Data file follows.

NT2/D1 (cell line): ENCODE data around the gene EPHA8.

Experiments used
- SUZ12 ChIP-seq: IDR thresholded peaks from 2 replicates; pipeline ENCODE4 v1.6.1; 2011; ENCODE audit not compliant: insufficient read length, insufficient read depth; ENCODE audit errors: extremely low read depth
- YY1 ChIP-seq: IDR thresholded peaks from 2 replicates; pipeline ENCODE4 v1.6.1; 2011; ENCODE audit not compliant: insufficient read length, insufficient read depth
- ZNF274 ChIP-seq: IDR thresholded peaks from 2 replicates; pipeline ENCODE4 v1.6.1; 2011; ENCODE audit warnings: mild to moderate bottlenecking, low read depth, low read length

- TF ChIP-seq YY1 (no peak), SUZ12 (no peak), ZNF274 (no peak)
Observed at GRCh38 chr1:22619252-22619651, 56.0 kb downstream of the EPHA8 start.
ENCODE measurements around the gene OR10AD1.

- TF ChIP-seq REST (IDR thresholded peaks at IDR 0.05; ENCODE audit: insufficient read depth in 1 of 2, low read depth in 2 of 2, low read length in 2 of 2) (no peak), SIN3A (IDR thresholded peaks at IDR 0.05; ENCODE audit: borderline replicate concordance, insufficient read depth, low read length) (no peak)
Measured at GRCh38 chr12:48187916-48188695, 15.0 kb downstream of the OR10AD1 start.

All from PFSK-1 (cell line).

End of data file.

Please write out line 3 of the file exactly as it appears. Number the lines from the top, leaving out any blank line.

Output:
- SUZ12 ChIP-seq: IDR thresholded peaks from 2 replicates; pipeline ENCODE4 v1.6.1; 2011; ENCODE audit not compliant: insufficient read length, insufficient read depth; ENCODE audit errors: extremely low read depth